Node:The Input Stream, Next:Word Lists, Previous:The Text Interpreter, Up:Words
The text interpreter reads from the input stream, which can come from
several sources (see Input Sources). Some words, in particular
defining words, but also words like
', read parameters from the
input stream instead of from the stack.
Such words are called parsing words, because they parse the input stream. Parsing words are hard to use in other words, because it is hard to pass program-generated parameters through the input stream. They also usually have an unintuitive combination of interpretation and compilation semantics when implemented naively, leading to various approaches that try to produce a more intuitive behaviour (see Combined words).
It should be obvious by now that parsing words are a bad idea. If you
want to implement a parsing word for convenience, also provide a factor
of the word that does not parse, but takes the parameters on the stack.
To implement the parsing word on top if it, you can use the following
Parse ccc, delimited by char, in the parse area. c-addr u specifies the parsed string within the parse area. If the parse area was empty, u is 0.
parsechar "ccc<char>" -- c-addr u core-ext ``parse''
Get the next word from the input buffer
parse-word"name" -- c-addr u gforth ``parse-word''
old name for
name-- c-addr u gforth-obsolete ``name''
Skip leading delimiters. Parse ccc, delimited by char, in the parse area. c-addr is the address of a transient region containing the parsed string in counted-string format. If the parse area was empty or contained no characters other than delimiters, the resulting string has zero length. A program may replace characters within the counted string. OBSOLESCENT: the counted string has a trailing space that is not included in its length.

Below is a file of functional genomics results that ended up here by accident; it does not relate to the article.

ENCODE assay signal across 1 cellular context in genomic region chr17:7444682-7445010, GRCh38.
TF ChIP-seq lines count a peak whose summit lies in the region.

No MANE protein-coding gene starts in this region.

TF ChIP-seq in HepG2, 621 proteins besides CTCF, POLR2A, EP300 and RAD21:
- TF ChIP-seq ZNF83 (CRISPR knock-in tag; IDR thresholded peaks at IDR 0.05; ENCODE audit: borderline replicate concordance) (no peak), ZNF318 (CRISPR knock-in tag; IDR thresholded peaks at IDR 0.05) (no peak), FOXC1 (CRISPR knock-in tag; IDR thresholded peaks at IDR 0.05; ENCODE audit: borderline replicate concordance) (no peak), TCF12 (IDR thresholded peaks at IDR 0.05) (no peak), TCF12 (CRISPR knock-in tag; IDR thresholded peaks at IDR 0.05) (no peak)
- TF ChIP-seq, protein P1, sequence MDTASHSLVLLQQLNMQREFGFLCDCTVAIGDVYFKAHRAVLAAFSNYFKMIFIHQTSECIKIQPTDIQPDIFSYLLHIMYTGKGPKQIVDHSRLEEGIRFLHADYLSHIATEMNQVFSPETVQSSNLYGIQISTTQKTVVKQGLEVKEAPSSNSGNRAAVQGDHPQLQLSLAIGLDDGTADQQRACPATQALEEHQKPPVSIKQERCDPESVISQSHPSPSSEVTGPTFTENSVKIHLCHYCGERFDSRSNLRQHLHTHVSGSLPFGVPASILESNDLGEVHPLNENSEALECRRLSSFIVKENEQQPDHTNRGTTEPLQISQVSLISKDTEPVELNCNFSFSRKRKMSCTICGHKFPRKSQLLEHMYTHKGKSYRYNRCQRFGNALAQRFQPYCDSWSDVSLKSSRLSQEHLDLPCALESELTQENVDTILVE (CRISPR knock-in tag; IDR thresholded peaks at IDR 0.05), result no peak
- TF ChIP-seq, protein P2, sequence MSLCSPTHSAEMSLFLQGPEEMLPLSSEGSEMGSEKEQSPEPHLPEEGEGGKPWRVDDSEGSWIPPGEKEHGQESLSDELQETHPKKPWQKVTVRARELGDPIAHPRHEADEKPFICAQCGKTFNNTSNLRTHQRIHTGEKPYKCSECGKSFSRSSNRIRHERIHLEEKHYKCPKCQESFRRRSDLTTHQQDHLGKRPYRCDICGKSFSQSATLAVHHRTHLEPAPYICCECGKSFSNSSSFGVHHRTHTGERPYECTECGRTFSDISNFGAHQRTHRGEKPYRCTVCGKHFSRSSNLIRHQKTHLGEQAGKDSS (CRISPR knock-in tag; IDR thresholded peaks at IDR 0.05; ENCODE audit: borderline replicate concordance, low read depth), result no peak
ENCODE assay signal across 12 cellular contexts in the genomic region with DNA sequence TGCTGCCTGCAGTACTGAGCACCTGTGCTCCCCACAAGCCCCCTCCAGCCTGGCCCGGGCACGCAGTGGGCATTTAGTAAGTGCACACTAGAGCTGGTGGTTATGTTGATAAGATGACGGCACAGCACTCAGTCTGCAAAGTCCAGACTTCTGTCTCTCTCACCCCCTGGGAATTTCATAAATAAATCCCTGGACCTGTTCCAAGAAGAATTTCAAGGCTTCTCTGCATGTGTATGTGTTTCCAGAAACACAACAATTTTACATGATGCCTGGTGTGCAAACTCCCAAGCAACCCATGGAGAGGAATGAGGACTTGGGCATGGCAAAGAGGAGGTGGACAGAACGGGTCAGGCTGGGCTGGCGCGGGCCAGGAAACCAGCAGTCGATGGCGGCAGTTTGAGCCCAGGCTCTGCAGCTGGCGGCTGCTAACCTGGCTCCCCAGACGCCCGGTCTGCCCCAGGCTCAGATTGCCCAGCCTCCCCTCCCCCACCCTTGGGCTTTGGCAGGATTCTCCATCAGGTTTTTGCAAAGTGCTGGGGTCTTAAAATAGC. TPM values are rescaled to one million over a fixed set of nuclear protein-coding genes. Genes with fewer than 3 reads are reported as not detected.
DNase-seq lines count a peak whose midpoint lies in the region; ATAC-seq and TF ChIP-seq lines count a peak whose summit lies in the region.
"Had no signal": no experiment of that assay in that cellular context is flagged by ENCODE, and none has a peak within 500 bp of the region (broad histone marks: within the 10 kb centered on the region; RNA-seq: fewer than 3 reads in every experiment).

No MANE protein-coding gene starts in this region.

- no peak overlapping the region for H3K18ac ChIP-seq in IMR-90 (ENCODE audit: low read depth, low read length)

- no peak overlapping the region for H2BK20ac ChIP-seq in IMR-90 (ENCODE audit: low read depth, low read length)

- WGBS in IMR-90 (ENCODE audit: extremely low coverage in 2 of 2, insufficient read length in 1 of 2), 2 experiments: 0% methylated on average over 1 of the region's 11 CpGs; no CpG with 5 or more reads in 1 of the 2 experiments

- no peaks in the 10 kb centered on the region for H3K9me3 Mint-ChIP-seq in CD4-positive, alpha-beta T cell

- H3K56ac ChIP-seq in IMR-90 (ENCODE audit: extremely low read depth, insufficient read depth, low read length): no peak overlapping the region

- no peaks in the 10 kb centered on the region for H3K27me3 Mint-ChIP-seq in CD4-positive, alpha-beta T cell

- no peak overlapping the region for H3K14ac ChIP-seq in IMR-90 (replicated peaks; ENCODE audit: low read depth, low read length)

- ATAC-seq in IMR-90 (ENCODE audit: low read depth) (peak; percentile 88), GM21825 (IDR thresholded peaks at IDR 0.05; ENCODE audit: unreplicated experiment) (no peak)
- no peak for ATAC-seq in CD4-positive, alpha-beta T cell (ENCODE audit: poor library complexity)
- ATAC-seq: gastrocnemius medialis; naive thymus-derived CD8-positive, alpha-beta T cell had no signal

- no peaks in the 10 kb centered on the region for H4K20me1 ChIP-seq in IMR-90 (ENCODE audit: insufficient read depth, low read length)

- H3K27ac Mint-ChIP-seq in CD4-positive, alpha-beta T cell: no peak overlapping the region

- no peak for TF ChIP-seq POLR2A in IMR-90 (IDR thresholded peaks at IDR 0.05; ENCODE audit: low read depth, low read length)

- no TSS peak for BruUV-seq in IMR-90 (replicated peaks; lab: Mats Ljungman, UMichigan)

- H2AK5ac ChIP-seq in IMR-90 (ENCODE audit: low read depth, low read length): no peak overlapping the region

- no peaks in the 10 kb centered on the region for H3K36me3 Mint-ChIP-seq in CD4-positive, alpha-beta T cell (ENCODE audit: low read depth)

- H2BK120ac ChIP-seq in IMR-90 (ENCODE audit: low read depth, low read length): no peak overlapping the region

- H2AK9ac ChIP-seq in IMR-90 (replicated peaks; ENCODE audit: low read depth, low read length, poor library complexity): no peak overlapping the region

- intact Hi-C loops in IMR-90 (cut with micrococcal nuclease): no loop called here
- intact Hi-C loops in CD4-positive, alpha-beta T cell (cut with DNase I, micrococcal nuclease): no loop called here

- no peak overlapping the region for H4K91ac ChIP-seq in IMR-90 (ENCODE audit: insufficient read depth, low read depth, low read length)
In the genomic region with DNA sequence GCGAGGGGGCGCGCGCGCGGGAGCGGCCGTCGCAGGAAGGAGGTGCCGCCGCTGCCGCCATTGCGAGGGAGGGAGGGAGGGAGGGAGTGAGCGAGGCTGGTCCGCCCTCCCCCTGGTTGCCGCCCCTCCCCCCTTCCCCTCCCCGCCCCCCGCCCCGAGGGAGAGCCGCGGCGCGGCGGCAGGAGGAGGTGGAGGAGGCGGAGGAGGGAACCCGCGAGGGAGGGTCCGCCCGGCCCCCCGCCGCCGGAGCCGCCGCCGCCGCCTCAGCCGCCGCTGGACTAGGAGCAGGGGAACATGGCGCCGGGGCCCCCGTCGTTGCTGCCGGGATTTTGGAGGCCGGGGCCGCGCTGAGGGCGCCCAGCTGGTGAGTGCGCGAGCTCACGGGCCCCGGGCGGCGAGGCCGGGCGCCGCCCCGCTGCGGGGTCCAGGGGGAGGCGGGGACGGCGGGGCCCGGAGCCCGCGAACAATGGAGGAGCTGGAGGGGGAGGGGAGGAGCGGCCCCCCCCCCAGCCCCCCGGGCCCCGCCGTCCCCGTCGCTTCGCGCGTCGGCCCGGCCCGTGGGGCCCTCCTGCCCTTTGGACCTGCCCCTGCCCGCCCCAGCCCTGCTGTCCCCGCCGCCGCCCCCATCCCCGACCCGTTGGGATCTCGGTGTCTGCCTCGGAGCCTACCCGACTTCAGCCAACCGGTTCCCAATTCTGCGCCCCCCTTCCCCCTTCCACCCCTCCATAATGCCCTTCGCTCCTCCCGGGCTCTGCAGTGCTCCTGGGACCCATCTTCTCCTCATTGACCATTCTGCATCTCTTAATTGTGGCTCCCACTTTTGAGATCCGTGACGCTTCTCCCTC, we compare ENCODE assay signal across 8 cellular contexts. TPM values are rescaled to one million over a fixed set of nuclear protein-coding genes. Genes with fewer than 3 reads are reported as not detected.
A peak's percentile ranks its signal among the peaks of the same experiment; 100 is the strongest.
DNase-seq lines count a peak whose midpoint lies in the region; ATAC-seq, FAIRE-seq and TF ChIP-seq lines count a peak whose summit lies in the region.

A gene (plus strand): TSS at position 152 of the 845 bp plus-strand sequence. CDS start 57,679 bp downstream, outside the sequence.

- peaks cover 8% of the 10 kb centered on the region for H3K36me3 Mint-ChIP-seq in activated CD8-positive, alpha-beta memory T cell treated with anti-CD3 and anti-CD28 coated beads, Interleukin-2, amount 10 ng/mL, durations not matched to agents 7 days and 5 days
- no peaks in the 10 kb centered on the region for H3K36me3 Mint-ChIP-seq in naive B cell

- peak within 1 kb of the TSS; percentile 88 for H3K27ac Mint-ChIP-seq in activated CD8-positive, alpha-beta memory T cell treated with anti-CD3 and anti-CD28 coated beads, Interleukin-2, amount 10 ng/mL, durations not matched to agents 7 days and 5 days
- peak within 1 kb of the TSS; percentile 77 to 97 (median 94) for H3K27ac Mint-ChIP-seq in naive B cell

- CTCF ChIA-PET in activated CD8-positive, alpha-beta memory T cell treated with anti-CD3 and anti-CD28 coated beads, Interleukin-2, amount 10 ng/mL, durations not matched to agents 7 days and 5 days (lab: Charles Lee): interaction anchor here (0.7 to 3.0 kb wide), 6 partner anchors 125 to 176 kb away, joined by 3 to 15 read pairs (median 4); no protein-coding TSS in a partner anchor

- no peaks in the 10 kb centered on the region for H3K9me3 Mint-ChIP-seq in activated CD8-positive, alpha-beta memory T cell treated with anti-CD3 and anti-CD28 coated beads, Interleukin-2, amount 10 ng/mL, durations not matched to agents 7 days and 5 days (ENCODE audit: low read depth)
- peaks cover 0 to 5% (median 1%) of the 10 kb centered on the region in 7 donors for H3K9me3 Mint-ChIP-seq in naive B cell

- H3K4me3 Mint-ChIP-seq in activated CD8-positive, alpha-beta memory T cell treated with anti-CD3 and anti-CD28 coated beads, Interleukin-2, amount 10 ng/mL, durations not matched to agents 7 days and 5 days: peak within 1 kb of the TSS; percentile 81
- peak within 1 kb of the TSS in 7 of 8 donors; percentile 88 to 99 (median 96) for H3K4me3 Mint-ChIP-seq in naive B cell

wordchar "<chars>ccc<char>-- c-addr core ``word''
parses string, translating
\"-parse"string"<"> -- c-addr u unknown ``\"-parse''
\-escapes to characters (as in C). The resulting string resides at
here char+. The supported
\eESC (not in C99),
\[0-7]+ octal numerical character value,
\x[0-9a-f]+ hex numerical character value; a
\before any other character represents that character (only ', \, ? in C99).
Attempt to fill the input buffer from the input source. When the input source is the user input device, attempt to receive input into the terminal input device. If successful, make the result the input buffer, set
refill-- flag core-ext,block-ext,file-ext ``refill''
>INto 0 and return true; otherwise return false. When the input source is a block, add 1 to the value of
BLKto make the next block the input source and current input buffer, and set
>INto 0; return true if the new value of
BLKis a valid block number, false otherwise. When the input source is a text file, attempt to read the next line from the file. If successful, make the result the current input buffer, set
>INto 0 and return true; otherwise, return false. A successful result includes receipt of a line containing 0 characters.
Conversely, if you have the bad luck (or lack of foresight) to have to
deal with parsing words without having such factors, how do you pass a
string that is not in the input stream to it?
Make addr u the current input source, execute xt
execute-parsing... addr u xt -- ... unknown ``execute-parsing''
( ... -- ... ), then restore the previous input source.
If you want to run a parsing word on a file, the following word should
Make fileid the current input source, execute xt
execute-parsing-filei*x fileid xt -- j*x unknown ``execute-parsing-file''
( i*x -- j*x ), then restore the previous input source.